Thompson v. Commonwealth

Annotate this Case

472 S.W.2d 884 (1971)

James THOMPSON, Appellant, v. COMMONWEALTH of Kentucky, Appellee.

Court of Appeals of Kentucky.

November 5, 1971.

W. C. Dabney, Monticello, for appellant.

John B. Breckinridge, Atty. Gen., David E. Murrell, Asst. Atty. Gen., Frankfort, for appellee.

VANCE, Commissioner.

The appellant was convicted of the offense of unlawful possession of alcoholic beverages and his punishment was fixed at a fine of $20.00 and confinement in jail for a period of thirty days. He has moved this court to grant him an appeal upon several grounds. We find it necessary to discuss only one of those grounds.

A quantity of beer was found during a search of appellant's automobile and he *885 claims the court erred in failing to suppress evidence obtained as a result of the search which he says was conducted pursuant to an invalid search warrant. Attack is made upon the affidavit which supported the issuance of the warrant.

The portion of the affidavit which purported to state probable cause for the search is as follows:

"Affiant states that his statement is contained herein relating to local option law violations are based upon the following facts, to-wit: That on April 11, 1970 at 9:00 A.M. a white male known only to me as Charles and who I believe in told me that he had bought one pint of whiskey from James Thompson for $5.00 from his car in front of Described property and that James told him that he had Beer & Whisky in the car and also at his house, anytime that I wanted any. "Affiant further states that the said James Thompson, has the reputation of being engaged in the illegal liquor business. * * *."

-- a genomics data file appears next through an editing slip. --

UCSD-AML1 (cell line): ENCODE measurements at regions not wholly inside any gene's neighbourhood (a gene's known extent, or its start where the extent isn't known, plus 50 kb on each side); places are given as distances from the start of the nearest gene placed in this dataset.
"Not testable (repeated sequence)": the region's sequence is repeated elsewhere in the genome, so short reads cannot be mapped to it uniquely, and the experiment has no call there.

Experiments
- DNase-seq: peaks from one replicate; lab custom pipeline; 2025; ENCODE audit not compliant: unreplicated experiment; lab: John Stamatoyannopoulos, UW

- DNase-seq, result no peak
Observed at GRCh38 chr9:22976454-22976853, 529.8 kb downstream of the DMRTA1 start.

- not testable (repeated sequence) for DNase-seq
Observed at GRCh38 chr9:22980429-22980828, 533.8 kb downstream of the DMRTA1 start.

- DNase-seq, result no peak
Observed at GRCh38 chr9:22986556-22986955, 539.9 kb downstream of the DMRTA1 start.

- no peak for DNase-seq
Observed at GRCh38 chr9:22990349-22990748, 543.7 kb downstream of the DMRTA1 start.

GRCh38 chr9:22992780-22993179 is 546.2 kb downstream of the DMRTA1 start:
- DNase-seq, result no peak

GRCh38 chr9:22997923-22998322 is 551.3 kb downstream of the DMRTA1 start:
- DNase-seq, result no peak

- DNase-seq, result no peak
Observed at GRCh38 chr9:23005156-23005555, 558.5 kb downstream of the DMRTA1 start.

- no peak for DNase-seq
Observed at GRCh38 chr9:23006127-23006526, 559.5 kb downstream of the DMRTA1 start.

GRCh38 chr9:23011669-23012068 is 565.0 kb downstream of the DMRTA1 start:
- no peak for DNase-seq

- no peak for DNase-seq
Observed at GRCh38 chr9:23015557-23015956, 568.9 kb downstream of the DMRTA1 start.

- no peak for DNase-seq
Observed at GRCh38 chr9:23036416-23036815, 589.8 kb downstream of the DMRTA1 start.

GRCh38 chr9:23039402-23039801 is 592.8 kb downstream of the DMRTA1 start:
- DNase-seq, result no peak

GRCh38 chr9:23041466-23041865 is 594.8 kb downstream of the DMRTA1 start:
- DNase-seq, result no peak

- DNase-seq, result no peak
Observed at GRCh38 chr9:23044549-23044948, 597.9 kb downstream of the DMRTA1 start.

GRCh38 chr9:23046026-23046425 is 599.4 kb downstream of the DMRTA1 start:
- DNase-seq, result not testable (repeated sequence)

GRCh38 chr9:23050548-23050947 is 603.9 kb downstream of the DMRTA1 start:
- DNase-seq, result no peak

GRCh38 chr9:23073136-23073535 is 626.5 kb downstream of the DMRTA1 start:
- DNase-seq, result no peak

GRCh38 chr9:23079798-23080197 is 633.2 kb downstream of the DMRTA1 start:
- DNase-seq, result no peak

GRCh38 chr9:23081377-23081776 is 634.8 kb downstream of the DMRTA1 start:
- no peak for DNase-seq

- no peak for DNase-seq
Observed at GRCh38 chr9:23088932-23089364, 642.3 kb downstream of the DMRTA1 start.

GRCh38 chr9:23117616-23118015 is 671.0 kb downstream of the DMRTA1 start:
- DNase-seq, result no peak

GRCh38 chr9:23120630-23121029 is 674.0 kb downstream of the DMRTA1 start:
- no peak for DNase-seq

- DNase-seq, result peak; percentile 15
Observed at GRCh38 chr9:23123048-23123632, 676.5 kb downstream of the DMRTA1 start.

Appellant claims the affidavit is fatally defective because it relies upon information furnished by an informer whose name is not disclosed in the affidavit. He relies upon Walker v. Commonwealth, Ky., 261 S.W.2d 635 (1953) and Carroll v. Commonwealth, 297 Ky. 748, 181 S.W.2d 259 (1944) and other cases in which this court has held that an affidavit for a search warrant based upon information supplied by an informer must disclose the name of the informer.

The cases cited by appellant no longer represent the law in Kentucky. In Berkshire v. Commonwealth, Ky., 471 S.W.2d 695 (1971) we said:

"* * * The court is of the view that the previous decisions of this court which appear to unequivocally hold that no valid affidavit for a search warrant may be had without disclosure of the identity of an informant are not sound. Those decisions are overruled, * * *."

Henceforward an affidavit for a search warrant based upon information supplied by an informer need not disclose the name of the informant if the allegations of the affidavit are sufficient to meet the tests laid down by the United States Supreme Court in United States v. Ventresca, 380 U.S. 102, 85 S. Ct. 741, 13 L. Ed. 2d 684 (1965); Aguilar v. Texas, 378 U.S. 108, 84 S. Ct. 1509, 12 L. Ed. 2d 723 (1964); Spinelli v. United States, 393 U.S. 410, 89 S. Ct. 584, 21 L. Ed. 2d 637 (1969) and United States v. Harris, 403 U.S. 573, 91 S. Ct. 2075, 29 L. Ed. 2d 723 (1971). The basic teaching derived from these cases is that an affidavit for a search warrant in which an informant is not named must contain allegations upon which the issuing magistrate can make an independent judgment (1) as to the credibility or reliability of the informant, and (2) that facts were known to the informant sufficient to constitute probable cause and the basis of such knowledge shown.